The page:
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Polish Journal of Pathology
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vol. 72
Original paper

Kindlin-3 and RASSF6 are probable biomarkers for predicting metastasis in cutaneous melanoma

Onder Bozdogan
Servet Guresci
Devrim T. Öcalan
Nazan Bozdogan

Department of Pathology, Gulhane Education and Research Hospital, Etlik, Ankara, Turkey
Department of Pathology, City Hospital, Bilkent, Ankara, Turkey
Department of Pathology, Abdurrahman Yurtaslan Oncology Education and Research Hospital, Ankara, Turkey
Pol J Pathol 2021; 72 (3): 237-244
Online publish date: 2022/01/19
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Melanomas are life-threatening skin tumours, and their incidence is increasing worldwide [1]. Essentially, melanomas can be assigned to two prognostic categories: thin/early-stage melanomas usually with a good prognosis, and late-stage/metastatic melanomas (MMs) with a grave prognosis [1, 2]. Since MMs have a worse prognosis and are not easily controllable clinically, a significant number of genes and proteins have been investigated for understanding the biological mechanism of melanoma metastasis [3]. Furthermore, researchers have also focused on finding new prognostic and therapeutic targets to control metastasis.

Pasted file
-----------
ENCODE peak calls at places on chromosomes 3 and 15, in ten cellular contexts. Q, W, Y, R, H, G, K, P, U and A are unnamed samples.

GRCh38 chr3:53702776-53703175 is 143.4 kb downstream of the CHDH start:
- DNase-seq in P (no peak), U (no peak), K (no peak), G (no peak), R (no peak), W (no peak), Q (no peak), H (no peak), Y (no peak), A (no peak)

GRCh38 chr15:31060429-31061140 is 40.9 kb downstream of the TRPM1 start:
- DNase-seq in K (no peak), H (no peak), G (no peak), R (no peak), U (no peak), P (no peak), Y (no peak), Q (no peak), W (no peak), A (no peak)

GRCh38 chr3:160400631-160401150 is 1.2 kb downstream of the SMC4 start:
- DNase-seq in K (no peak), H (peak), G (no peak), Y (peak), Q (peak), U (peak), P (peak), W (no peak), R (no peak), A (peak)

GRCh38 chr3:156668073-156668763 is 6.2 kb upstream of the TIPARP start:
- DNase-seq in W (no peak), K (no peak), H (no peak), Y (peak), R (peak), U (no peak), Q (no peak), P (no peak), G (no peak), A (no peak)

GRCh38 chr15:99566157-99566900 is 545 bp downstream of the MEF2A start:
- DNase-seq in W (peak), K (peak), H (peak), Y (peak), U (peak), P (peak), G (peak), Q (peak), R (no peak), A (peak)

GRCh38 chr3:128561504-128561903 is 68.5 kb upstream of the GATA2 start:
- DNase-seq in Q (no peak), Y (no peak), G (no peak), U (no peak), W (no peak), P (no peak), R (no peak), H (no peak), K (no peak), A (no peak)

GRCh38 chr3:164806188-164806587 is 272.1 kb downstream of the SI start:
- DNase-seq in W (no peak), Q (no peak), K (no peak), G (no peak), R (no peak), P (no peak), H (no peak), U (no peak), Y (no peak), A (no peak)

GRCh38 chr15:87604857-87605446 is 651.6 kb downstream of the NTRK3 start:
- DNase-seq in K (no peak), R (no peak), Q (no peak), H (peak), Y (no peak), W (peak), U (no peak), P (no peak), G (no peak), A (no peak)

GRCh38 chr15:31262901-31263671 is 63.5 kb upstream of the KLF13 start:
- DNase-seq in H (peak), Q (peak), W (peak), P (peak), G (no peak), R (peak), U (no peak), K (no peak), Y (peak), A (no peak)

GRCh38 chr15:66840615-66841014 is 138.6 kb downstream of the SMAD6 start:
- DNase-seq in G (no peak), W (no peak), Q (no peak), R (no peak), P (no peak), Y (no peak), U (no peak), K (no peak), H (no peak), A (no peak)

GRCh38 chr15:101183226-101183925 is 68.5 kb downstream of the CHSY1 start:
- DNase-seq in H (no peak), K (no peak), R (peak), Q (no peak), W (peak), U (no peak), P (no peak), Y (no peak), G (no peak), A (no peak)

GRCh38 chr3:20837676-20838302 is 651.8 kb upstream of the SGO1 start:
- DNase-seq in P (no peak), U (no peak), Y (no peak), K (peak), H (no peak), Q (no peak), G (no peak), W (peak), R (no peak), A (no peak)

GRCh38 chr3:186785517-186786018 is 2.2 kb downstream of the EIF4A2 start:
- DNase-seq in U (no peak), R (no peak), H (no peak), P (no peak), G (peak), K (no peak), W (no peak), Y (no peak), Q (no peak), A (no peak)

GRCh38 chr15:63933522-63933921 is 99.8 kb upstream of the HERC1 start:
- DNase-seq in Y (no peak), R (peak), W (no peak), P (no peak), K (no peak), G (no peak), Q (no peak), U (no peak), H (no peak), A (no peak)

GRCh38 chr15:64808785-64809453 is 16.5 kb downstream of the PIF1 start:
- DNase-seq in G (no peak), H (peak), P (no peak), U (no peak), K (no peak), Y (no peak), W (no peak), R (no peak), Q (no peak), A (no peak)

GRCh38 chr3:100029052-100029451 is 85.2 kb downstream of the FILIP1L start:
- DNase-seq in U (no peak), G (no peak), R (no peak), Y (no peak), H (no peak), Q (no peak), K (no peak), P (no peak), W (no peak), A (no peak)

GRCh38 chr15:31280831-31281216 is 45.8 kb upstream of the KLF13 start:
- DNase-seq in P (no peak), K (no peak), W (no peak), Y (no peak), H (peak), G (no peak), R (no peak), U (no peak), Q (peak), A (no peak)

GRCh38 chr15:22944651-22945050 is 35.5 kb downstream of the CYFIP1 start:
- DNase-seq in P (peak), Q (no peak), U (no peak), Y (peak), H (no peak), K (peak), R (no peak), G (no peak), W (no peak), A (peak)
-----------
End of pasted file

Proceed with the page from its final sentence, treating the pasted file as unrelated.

Recently, different groups focused on several genes and proteins, including kindlin-3, dioxin receptor (AhR), RASSF6, and claudin-11, which may have prognostic importance and can suppress metastasis in human tumours [4, 5, 6, 7, 8]. In this study, kindlin-3, dioxin receptor (AhR), RASSF6, and claudin-11, recently described as predictive biomarkers in experimental studies, were studied in nevi, primary (PMs) and, MMs. Our main aim was to analyse four tumour (metastasis) suppressor proteins in primary cutaneous melanomas with positive and negative metastasis status.

Material and methods

Study group

Forty-three PMs, 17 MMs, 15 melanocytic nevi (MN), and two established melanoma cell lines, WM-115 and WM-266-4, were included in this retrospective study. Primary melanomas were also separated into two groups, melanoma with positive metastasis status (MwM) (n = 15) and melanoma without metastasis status (MwoM) (n = 28). The data for metastasis of PM cases were acquired by sentinel node status and minimum one-year follow-up information after surgery.
All patients were Caucasians, and the detailed characteristics of the study groups are summarised in Table I. PM cases were re-evaluated, and well-known morphologic data including melanoma type (WHO-2017), tumour thickness (Breslow), anatomic level (Clark), mitosis, ulceration, in-situ component, microsatellitosis, lymphovascular invasion (LVI), and perineural invasion were also collected. Clinical data were acquired from the hospital information system.

Immunohistochemistry analysis

Immunohistochemistry technique